Around the beginning of the year, Obama made an appeal for government consolidation and to reorganize the bureaucracies in a more logical manner. At first pass, this seems like a reasonable approach. But we must beware of what Karl Smith calls "liberalization failure". While current regulation might be frustrating, badly done deregulation can result in even more finger pointing instead of actual work. Perhaps we can draw a lesson from an interesting anecdote about Sichuan river hydropower stations.
Hydropower ventures are interesting to regulate because they do carry an externality. Besides changing the distribution of water, the dams carry a risk of collapsing. When this happens, any tunnels downstream can get flooded and, in severe situation, workers are killed as their houses are destroyed. As a result, before 2000, the construction of the dams was regulated by both a commerce agency and a water resource agency. The first would determine whether a dam could be built, while the second inspected the dams to make sure the engineering was of good quality. The collapse externality is the market failure. The inspection regime is the non-market based solution, and can be thought of as the government failure.
So where's the liberalization failure? To give you an idea of the problem, Sichuan dams are supposed to be inspected within three years of construction. Only after the inspection can they officially start producing commercial electricity. But in the past 10 years, of the over 4000 new hydropower stations constructed, a considerable number of them have never been inspected. Yet they have been "testing" their generators and selling the electricity on the market. Sichuan is one of China's largest hydropower provinces; why does it have so many regulatory problems?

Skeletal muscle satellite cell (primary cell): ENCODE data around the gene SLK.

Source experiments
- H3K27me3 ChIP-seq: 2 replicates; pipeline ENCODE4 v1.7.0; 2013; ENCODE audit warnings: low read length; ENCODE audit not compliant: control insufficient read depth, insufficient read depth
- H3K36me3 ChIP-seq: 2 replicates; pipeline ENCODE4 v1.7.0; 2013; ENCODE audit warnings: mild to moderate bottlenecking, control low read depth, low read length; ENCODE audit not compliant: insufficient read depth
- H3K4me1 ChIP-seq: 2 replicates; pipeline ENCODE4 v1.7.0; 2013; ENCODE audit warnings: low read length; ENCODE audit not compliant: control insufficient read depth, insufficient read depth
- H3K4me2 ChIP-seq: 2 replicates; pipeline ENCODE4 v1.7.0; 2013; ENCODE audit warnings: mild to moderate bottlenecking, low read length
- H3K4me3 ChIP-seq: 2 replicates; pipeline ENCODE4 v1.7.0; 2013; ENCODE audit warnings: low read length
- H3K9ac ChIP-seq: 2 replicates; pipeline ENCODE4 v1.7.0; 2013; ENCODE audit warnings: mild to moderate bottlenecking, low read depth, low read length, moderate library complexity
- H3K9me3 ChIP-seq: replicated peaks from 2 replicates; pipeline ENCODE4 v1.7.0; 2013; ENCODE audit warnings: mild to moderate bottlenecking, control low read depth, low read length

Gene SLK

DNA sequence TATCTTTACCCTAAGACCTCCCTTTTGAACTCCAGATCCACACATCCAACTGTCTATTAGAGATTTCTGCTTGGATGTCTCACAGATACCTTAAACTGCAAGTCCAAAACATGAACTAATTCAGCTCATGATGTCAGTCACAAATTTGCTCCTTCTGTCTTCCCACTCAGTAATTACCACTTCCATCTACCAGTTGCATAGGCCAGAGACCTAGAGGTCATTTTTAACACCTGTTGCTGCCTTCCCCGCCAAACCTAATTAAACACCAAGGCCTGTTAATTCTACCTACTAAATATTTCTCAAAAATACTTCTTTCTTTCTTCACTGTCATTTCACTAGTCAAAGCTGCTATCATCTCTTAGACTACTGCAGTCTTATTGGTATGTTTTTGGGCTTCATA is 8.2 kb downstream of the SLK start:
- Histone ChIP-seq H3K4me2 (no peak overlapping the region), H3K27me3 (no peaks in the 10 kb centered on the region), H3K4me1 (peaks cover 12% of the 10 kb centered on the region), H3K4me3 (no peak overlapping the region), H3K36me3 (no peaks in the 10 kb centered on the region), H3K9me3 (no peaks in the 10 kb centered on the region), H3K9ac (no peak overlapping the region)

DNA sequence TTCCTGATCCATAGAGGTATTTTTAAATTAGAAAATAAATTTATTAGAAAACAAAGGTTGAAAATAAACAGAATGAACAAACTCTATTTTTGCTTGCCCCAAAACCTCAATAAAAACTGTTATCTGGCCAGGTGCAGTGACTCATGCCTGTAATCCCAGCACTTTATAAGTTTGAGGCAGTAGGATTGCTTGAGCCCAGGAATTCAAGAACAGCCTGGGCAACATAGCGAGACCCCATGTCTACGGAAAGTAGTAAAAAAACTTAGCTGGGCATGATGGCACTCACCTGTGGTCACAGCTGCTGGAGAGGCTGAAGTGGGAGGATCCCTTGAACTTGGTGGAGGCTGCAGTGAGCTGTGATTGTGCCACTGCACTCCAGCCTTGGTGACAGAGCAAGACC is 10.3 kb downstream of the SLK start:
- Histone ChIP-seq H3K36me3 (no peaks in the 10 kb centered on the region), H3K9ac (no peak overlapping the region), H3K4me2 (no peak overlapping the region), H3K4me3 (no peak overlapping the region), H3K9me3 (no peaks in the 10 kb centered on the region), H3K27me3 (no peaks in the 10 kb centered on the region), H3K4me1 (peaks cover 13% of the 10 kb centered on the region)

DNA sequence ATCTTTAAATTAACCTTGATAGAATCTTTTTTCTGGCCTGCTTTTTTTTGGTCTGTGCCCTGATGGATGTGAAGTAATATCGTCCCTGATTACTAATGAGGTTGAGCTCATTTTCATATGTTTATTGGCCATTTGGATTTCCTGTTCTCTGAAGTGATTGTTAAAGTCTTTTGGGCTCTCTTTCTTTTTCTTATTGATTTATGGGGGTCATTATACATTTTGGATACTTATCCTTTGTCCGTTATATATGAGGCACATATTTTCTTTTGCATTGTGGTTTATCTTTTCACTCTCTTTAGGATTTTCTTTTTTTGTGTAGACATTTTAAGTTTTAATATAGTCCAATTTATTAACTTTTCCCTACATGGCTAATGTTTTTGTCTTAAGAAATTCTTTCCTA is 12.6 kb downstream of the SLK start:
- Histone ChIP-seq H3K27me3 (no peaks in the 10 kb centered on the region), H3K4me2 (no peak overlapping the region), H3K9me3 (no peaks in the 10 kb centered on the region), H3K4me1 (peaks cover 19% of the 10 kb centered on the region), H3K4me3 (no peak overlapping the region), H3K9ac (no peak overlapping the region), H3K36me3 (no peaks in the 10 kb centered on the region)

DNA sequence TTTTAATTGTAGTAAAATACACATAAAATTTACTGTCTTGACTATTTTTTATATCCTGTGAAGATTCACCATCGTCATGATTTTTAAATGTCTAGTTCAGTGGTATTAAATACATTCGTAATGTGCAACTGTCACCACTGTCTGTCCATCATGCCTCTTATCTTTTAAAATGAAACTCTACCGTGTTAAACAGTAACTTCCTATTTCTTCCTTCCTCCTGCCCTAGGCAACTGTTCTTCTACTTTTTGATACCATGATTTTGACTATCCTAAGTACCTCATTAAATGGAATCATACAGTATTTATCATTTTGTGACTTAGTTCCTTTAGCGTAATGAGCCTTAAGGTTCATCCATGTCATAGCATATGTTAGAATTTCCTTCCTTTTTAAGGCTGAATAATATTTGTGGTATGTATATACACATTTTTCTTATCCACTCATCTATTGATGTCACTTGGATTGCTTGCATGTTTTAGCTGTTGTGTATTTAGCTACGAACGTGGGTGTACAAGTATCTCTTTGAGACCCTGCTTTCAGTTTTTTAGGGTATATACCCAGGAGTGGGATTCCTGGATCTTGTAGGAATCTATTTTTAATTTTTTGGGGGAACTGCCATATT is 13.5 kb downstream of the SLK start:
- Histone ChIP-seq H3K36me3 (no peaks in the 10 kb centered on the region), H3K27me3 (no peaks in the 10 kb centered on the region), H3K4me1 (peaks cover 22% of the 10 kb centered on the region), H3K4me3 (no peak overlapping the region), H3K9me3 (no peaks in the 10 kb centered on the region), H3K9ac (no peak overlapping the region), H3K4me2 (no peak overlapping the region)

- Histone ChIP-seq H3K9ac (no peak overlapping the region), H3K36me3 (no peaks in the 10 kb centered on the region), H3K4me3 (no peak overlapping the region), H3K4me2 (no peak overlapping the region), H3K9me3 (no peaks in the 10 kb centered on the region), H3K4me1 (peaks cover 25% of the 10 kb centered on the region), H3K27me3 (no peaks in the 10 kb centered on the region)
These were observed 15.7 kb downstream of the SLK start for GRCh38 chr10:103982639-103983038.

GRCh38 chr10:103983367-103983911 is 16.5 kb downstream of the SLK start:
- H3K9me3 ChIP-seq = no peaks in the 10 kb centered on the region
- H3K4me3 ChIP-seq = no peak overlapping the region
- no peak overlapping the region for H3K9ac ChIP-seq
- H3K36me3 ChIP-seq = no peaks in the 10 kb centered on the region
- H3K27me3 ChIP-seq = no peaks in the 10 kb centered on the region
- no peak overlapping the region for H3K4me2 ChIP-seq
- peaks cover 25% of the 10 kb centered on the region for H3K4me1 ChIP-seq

A lot of the problem boils down to what the government tried to do starting in 2000 to liberalize the development of dams on the rivers. Remember the commerce and water resource agencies? In 2000's, the commerce agency took over the supervision of basic engineering from the water resource agency. But this transfer of power took place without any transfer of real resources. While the water resource department had over 150 people working on the issue of supervising construction, the commerce agency only had a few. Although their was a joint memo discussing inter-agency cooperation, was steadily ignored over the years. By 2003, the water resource agency gradually lost all of its regulatory power to the economic development agency, but still had to bear the burden of fixing engineering problems when they threatened the public safety. An official for the water resource agency summed up the problem very nicely:
"If we try to regulate, we're not the right agency. If we try to not regulate, they come and hold us responsible for the accidents on the river"
There were accidents aplenty. In 2006, because of a half-done shoddy job by a contractor, a dam broke, flooding workers houses with over a thousand cubic meters of water, killing eight people and injuring six. The manager of the dam skimped on some safeguards, jeopordizing the stability of the plant. Many of the contractors were uncertified, and there was never a third party inspector to make sure the work met standards. In 2011, large floods interrupted dam construction and flooded work tunnels, trapping thirteen workers and killing all but one of them.